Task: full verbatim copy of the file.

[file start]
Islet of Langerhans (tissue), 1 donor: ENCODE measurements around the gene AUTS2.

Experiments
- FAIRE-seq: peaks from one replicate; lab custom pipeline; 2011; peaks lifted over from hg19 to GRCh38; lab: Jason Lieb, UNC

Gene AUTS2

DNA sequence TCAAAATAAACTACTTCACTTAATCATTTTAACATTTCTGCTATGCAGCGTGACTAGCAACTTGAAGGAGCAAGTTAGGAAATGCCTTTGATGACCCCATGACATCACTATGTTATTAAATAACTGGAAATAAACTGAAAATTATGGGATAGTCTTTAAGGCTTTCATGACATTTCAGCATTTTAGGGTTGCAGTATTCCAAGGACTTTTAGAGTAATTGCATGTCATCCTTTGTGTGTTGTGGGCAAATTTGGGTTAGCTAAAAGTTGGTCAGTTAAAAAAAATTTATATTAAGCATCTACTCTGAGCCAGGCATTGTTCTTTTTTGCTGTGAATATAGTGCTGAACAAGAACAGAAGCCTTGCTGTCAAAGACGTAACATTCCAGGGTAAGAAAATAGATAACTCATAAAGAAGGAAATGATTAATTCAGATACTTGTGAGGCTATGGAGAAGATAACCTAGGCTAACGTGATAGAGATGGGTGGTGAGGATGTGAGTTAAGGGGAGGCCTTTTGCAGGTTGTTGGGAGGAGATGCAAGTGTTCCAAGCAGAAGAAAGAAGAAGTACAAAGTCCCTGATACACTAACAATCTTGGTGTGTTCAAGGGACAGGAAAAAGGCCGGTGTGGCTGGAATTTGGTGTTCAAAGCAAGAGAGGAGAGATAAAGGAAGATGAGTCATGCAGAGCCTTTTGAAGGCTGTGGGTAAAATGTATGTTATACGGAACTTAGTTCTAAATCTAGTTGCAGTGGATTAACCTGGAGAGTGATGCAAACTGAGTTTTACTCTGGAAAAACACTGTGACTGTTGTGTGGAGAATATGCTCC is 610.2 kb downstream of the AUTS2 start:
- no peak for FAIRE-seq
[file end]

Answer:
Islet of Langerhans (tissue), 1 donor: ENCODE measurements around the gene AUTS2.

Experiments
- FAIRE-seq: peaks from one replicate; lab custom pipeline; 2011; peaks lifted over from hg19 to GRCh38; lab: Jason Lieb, UNC

Gene AUTS2

DNA sequence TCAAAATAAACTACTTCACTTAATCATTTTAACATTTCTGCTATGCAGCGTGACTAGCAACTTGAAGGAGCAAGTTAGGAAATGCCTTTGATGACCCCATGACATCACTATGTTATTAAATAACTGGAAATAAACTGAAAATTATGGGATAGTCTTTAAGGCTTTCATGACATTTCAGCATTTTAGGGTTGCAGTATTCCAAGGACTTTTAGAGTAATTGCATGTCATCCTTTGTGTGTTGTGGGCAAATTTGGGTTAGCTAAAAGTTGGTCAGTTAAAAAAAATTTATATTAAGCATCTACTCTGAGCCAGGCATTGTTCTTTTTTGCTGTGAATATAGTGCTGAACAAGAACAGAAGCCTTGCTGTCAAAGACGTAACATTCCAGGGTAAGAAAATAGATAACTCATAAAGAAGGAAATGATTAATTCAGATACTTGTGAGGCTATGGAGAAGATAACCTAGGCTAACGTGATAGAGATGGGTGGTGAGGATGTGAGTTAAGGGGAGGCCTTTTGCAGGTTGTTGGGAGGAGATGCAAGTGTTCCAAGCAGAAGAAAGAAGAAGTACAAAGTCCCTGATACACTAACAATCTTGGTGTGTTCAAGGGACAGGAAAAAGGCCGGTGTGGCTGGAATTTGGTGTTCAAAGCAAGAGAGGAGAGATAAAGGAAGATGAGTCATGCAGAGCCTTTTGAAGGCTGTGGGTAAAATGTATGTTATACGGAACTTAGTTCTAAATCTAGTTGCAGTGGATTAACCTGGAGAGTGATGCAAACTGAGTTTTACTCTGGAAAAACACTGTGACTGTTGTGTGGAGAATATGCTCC is 610.2 kb downstream of the AUTS2 start:
- no peak for FAIRE-seq